Improved CPR Training Can Save More Lives, AHA Research Says
June 21—More people will survive cardiac arrest if resuscitation course designers and instructors address shortcomings in educational offerings, new research shows. A new statement released today by the American Heart Association, the world’s leading voluntary health organization devoted to fighting cardiovascular disease, in its journal Circulation, indicates standardized online and in-person courses are falling short and not always implemented to optimize retention and mastery.
Resuscitation Education Science: Educational Strategies to Improve Outcomes From Cardiac Arrest examines best practices in education and applies the learning in new resuscitation science, offering suggestions for improvement in training on eight key elements:
- Mastery learning and deliberate practice (practice until learners demonstrate mastery of skills)
- Spaced practice (shorter, more frequent learning sessions)
- Contextual learning (use of “real world” training experiences recognized by learners)
- Feedback and debriefing (providing structured opportunities for reflection and feedback)
- Assessment (measuring competency throughout a course with a variety of tools)
- Innovative educational strategies (exploration of gamification, social and digital platforms to make learning “stick”)
- Faculty development (continuous coaching and training of instructors)
- Knowledge translation and implementation (localize programs to fit learners’ needs)
“Poor CPR quality is preventable. Educational activities are not consistently achieving their intended outcomes, as proven by significant decay in provider skills within months after training,” said Adam Cheng, M.D., associate professor at the University of Calgary, Alberta Children’s Hospital.
The Association is striving to double survival rates from cardiac arrest to 38 percent in-hospital and 15.8 percent for out-of-hospital as well as double bystander response to out-of-hospital cardiac arrest to 62 percent by the year 2020.
This statement marks the first time that resuscitation specialists have applied education best practices to resuscitation training, offering consolidated guidance to CPR instructors, educators and others who develop relevant content. It is applicable to all resuscitation training programs with students as diverse as medical professionals to bystanders.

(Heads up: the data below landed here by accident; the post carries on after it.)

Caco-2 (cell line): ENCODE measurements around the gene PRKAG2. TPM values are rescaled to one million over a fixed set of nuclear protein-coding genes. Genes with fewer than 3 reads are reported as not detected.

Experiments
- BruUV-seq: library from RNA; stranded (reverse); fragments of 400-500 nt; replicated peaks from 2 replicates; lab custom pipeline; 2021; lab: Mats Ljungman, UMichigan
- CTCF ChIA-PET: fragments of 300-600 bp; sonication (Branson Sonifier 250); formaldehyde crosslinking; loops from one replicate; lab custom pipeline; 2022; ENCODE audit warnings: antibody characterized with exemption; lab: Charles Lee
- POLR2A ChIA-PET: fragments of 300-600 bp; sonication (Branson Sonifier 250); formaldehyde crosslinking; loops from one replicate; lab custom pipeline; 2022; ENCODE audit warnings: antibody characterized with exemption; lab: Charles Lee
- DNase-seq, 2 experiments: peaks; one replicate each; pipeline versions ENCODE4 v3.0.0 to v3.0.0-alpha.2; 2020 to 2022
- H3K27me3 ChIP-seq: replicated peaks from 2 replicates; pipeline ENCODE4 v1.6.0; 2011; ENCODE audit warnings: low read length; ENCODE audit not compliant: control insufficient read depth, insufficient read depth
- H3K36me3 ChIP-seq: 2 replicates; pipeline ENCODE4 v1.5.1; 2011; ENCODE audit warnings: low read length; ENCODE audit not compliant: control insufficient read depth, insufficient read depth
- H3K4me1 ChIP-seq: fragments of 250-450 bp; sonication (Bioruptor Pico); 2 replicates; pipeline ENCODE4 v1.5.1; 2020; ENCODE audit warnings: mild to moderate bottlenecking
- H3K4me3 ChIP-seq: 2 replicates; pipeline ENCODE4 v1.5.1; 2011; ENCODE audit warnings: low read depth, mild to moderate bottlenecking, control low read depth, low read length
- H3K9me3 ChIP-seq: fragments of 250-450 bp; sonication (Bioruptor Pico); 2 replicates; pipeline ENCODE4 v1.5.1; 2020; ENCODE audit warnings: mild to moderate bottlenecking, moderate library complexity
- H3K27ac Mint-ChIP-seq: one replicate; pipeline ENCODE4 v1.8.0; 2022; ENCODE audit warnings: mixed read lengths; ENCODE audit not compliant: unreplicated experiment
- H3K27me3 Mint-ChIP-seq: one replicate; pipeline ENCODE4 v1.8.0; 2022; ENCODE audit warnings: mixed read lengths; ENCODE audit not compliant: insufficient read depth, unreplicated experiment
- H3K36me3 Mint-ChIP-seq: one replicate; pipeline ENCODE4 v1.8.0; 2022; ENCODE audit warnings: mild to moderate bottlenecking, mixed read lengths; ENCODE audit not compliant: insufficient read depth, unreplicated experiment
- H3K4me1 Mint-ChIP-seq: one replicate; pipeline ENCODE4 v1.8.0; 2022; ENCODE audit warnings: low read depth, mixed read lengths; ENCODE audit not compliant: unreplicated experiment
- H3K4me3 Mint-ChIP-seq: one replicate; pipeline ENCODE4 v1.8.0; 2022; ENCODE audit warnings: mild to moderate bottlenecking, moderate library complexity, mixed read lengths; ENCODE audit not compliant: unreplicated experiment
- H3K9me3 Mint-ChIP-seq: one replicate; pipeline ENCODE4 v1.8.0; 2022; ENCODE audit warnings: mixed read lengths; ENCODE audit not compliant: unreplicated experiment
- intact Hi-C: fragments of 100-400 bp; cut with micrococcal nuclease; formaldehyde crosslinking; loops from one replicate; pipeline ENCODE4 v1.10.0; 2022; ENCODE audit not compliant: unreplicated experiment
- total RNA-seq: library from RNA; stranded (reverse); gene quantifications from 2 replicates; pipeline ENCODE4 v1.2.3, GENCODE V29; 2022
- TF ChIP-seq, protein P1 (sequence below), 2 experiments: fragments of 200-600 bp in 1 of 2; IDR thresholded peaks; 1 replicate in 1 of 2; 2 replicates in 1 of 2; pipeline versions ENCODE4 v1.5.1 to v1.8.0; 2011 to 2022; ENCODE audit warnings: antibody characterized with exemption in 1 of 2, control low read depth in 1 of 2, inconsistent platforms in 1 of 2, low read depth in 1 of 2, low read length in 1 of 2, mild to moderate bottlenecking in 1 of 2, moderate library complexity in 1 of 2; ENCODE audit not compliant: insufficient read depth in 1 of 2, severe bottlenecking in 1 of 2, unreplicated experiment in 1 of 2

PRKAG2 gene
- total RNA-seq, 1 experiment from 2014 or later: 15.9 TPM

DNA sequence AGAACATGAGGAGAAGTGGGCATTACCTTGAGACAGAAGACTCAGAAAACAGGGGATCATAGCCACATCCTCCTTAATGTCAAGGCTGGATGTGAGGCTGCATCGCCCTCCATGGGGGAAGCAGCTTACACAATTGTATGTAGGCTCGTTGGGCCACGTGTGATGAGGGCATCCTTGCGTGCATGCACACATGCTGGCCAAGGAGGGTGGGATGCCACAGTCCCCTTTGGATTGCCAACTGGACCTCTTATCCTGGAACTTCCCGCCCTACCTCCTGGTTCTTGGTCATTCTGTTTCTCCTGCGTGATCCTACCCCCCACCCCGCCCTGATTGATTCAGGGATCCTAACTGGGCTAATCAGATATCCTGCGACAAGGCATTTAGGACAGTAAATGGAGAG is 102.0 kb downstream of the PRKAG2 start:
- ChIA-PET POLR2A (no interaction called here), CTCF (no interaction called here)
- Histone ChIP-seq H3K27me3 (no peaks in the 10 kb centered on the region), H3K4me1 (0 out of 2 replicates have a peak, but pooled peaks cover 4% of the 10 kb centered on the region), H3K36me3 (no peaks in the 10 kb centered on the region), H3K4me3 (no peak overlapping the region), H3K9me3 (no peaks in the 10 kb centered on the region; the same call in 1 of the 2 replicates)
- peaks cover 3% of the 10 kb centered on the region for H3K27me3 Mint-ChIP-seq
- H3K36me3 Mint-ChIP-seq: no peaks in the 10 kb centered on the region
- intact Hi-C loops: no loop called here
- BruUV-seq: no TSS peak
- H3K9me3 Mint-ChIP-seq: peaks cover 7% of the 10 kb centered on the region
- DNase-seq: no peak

“If we want to move the needle on cardiac arrest survival rates in the next two years, then we must focus on improving the quality of resuscitation education and knowledge translation efforts,” added Cheng, who is also an American Heart Association volunteer. “We identified an opportunity to build on the current scientific process in order to close the gap between desired and actual performance in resuscitation events – both for lay providers and healthcare professionals.”
For development of this statement, the Association assembled a steering committee whose members had expertise in resuscitation science and resuscitation education. This committee identified individuals with expertise in a key topic area for its working groups; various professions (nursing, medicine, paramedicine, respiratory therapy, psychology, research, education and hospital administration) and clinical specialties (critical care, pediatrics, neonatology, emergency medicine, anesthesia, internal medicine and cardiology) were represented in each working group.
The statement’s authors systematically examined the relevant published research, as well as published reviews relevant to the topic. The Association then held an educational summit focused on the eight key topic areas that are most likely to lead to improvements in educational and patient outcomes. Small-group sessions and roundtable discussions were integrated into the summit which allowed refinement of the recommendations coming from the literature review.
Since establishing its Guidelines for CPR & Emergency Cardiovascular Care in 1966, the Association has led evaluation and dissemination of the latest resuscitation science to help inform and modernize CPR. These guidelines have been used to train more than 22 million people annually in CPR, cardiovascular care and first aid around the world. This statement builds on the Guidelines to help support improvement in CPR education and implementation—and ultimately save more lives.
The Association’s CPR and Emergency Cardiovascular Care courses include several of the eight key concepts, such as the flexibility to localize (contextualize) and standard performance based on observable behavior. In the coming months, the Association will examine its current courses to emphasize ways to further implement these concepts.